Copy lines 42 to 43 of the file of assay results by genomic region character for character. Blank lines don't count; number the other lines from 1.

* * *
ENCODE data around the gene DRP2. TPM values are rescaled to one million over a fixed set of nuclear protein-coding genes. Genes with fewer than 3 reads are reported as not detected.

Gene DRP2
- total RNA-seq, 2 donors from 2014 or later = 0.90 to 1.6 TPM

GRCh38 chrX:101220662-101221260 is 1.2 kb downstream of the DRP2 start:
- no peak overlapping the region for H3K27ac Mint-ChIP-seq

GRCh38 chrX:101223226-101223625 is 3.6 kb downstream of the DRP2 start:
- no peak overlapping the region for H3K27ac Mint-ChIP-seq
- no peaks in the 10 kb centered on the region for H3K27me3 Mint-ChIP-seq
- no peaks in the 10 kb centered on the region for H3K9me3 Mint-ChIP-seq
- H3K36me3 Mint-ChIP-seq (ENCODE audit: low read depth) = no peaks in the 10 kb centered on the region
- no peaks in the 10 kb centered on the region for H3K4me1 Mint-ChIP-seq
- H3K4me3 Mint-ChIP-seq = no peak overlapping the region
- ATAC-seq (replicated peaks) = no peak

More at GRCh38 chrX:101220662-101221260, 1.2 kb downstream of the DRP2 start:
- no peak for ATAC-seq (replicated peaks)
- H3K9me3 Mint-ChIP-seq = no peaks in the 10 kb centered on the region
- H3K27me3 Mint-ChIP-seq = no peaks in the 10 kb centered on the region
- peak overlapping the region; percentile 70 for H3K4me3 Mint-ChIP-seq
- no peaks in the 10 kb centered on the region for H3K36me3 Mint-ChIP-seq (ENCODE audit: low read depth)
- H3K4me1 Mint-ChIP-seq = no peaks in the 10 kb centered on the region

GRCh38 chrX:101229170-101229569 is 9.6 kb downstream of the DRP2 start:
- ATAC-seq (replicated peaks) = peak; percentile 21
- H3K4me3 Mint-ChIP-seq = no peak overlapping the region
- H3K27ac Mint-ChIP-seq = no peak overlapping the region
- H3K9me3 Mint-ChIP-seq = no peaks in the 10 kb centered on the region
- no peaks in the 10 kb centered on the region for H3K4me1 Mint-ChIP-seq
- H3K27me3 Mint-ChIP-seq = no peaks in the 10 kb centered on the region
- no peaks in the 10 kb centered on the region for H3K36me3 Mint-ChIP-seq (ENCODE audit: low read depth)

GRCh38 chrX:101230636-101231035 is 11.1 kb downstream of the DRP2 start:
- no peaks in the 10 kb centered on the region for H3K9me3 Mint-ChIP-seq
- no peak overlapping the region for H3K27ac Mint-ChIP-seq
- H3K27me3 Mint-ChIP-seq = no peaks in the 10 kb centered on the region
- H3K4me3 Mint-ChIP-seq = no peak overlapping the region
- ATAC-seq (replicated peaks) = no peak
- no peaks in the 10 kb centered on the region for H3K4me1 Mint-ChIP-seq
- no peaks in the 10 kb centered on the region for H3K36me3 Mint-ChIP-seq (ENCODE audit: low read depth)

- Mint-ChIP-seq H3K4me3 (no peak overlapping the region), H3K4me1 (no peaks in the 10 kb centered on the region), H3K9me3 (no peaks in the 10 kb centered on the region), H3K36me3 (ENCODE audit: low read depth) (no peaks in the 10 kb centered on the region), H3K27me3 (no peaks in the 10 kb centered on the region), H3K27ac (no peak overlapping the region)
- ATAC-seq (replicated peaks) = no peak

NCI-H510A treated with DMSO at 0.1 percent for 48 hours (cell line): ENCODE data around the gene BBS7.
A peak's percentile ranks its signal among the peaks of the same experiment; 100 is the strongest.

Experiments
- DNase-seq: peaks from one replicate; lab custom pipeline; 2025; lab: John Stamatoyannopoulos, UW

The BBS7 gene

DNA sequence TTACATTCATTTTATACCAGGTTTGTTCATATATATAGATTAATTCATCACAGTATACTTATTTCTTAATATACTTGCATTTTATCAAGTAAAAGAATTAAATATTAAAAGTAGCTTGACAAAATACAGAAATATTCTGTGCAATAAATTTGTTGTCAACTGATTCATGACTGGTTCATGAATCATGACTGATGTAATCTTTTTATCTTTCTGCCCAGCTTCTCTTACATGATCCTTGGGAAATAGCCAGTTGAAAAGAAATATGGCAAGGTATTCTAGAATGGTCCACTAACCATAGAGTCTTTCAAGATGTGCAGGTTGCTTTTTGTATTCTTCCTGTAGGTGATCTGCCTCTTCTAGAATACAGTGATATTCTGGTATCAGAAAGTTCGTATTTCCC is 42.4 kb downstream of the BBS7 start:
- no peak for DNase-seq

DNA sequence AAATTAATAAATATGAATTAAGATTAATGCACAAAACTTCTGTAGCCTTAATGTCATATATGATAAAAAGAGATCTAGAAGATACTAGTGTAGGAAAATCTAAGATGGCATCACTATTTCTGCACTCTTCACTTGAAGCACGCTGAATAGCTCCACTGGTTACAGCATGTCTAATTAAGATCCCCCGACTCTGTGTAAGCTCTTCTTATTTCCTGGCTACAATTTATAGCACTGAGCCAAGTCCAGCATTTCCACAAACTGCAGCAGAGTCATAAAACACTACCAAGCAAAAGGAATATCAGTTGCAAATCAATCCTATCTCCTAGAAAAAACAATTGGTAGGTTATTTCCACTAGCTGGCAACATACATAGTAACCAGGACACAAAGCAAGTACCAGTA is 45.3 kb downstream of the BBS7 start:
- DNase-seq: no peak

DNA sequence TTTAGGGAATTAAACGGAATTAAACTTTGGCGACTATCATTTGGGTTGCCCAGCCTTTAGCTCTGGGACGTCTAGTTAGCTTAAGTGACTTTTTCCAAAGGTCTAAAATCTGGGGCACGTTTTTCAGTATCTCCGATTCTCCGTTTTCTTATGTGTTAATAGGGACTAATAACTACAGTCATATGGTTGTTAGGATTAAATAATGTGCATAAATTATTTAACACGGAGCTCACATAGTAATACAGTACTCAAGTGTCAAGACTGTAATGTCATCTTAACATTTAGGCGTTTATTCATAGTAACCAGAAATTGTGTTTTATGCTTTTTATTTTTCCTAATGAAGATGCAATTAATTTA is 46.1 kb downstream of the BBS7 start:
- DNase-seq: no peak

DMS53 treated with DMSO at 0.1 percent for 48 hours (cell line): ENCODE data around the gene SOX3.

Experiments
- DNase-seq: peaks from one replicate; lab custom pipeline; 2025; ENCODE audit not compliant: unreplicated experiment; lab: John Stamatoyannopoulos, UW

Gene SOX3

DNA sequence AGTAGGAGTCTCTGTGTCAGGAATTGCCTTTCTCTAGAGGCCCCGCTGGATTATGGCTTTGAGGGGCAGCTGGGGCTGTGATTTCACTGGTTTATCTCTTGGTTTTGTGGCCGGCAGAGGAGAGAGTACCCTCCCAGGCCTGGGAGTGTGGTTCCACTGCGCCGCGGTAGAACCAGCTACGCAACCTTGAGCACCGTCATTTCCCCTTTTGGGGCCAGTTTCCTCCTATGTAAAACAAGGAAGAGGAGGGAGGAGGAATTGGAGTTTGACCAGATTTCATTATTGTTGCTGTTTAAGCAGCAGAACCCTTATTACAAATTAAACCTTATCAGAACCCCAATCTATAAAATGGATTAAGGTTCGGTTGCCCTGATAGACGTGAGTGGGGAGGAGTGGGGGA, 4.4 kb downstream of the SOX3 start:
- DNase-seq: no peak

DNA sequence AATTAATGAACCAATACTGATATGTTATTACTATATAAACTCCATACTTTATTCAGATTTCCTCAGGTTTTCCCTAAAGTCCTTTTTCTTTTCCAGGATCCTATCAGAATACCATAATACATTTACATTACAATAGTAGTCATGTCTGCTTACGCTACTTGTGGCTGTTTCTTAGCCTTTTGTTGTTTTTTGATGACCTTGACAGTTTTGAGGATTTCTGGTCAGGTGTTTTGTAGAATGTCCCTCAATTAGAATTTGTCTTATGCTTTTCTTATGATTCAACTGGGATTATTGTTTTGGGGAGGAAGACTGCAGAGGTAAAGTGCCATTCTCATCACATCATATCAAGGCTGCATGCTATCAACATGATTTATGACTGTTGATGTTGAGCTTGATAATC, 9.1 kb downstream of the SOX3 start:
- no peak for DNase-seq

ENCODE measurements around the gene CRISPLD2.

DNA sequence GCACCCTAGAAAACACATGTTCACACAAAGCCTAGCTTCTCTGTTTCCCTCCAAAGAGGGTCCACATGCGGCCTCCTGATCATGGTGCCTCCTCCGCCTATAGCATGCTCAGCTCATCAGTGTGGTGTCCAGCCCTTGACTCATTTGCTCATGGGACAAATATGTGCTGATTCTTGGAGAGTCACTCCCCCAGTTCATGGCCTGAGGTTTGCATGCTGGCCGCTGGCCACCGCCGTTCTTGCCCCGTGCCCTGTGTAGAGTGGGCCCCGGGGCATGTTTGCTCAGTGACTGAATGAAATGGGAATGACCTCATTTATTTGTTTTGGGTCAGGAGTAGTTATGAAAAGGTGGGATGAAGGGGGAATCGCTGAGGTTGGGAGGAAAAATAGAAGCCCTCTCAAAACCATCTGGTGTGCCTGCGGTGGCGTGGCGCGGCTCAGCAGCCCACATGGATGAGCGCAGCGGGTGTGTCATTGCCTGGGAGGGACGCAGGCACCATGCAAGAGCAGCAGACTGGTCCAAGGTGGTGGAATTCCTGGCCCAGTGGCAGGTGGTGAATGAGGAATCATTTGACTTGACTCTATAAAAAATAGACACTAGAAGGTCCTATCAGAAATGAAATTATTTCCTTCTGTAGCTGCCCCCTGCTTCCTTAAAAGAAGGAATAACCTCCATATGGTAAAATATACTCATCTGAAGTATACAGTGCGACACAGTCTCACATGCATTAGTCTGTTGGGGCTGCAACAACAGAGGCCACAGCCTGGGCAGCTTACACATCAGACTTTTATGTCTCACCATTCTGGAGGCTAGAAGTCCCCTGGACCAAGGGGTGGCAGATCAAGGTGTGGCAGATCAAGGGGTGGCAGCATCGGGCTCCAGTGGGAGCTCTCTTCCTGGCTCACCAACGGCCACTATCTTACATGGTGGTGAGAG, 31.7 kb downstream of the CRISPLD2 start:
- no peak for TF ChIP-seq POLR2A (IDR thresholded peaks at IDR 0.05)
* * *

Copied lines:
- DNase-seq: peaks from one replicate; lab custom pipeline; 2025; lab: John Stamatoyannopoulos, UW

The BBS7 gene